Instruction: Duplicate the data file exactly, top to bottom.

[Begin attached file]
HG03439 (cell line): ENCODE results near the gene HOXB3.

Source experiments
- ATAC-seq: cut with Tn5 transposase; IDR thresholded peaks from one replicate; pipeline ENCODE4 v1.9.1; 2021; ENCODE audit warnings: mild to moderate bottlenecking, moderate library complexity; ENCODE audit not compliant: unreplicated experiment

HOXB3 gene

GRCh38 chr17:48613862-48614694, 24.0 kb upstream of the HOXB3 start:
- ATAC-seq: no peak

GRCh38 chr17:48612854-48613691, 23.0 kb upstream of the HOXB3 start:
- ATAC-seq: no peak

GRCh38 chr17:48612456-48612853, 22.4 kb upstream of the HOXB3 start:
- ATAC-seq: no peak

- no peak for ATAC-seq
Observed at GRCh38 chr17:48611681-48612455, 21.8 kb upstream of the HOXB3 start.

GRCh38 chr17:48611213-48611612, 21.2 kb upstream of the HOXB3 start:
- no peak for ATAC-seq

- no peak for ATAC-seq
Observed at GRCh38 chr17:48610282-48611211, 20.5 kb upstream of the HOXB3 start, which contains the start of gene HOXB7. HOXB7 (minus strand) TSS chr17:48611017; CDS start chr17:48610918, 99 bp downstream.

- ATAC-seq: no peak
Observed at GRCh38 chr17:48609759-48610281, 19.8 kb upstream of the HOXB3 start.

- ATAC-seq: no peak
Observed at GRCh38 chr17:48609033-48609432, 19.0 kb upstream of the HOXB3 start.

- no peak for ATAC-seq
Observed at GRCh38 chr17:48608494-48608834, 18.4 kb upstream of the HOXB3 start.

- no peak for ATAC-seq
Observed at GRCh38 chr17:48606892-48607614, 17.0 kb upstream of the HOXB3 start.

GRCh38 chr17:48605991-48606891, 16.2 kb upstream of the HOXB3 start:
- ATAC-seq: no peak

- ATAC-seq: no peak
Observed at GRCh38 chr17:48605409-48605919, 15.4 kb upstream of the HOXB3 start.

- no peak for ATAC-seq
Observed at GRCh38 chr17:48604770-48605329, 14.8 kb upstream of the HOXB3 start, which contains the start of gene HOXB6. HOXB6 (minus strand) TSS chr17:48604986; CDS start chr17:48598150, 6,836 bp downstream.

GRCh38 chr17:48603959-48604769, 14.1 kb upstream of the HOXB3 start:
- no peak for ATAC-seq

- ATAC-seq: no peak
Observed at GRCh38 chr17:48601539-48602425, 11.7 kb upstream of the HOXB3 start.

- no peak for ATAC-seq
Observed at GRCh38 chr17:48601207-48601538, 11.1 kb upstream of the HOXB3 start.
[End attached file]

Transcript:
HG03439 (cell line): ENCODE results near the gene HOXB3.

Source experiments
- ATAC-seq: cut with Tn5 transposase; IDR thresholded peaks from one replicate; pipeline ENCODE4 v1.9.1; 2021; ENCODE audit warnings: mild to moderate bottlenecking, moderate library complexity; ENCODE audit not compliant: unreplicated experiment

HOXB3 gene

GRCh38 chr17:48613862-48614694, 24.0 kb upstream of the HOXB3 start:
- ATAC-seq: no peak

GRCh38 chr17:48612854-48613691, 23.0 kb upstream of the HOXB3 start:
- ATAC-seq: no peak

GRCh38 chr17:48612456-48612853, 22.4 kb upstream of the HOXB3 start:
- ATAC-seq: no peak

- no peak for ATAC-seq
Observed at GRCh38 chr17:48611681-48612455, 21.8 kb upstream of the HOXB3 start.

GRCh38 chr17:48611213-48611612, 21.2 kb upstream of the HOXB3 start:
- no peak for ATAC-seq

- no peak for ATAC-seq
Observed at GRCh38 chr17:48610282-48611211, 20.5 kb upstream of the HOXB3 start, which contains the start of gene HOXB7. HOXB7 (minus strand) TSS chr17:48611017; CDS start chr17:48610918, 99 bp downstream.

- ATAC-seq: no peak
Observed at GRCh38 chr17:48609759-48610281, 19.8 kb upstream of the HOXB3 start.

- ATAC-seq: no peak
Observed at GRCh38 chr17:48609033-48609432, 19.0 kb upstream of the HOXB3 start.

- no peak for ATAC-seq
Observed at GRCh38 chr17:48608494-48608834, 18.4 kb upstream of the HOXB3 start.

- no peak for ATAC-seq
Observed at GRCh38 chr17:48606892-48607614, 17.0 kb upstream of the HOXB3 start.

GRCh38 chr17:48605991-48606891, 16.2 kb upstream of the HOXB3 start:
- ATAC-seq: no peak

- ATAC-seq: no peak
Observed at GRCh38 chr17:48605409-48605919, 15.4 kb upstream of the HOXB3 start.

- no peak for ATAC-seq
Observed at GRCh38 chr17:48604770-48605329, 14.8 kb upstream of the HOXB3 start, which contains the start of gene HOXB6. HOXB6 (minus strand) TSS chr17:48604986; CDS start chr17:48598150, 6,836 bp downstream.

GRCh38 chr17:48603959-48604769, 14.1 kb upstream of the HOXB3 start:
- no peak for ATAC-seq

- ATAC-seq: no peak
Observed at GRCh38 chr17:48601539-48602425, 11.7 kb upstream of the HOXB3 start.

- no peak for ATAC-seq
Observed at GRCh38 chr17:48601207-48601538, 11.1 kb upstream of the HOXB3 start.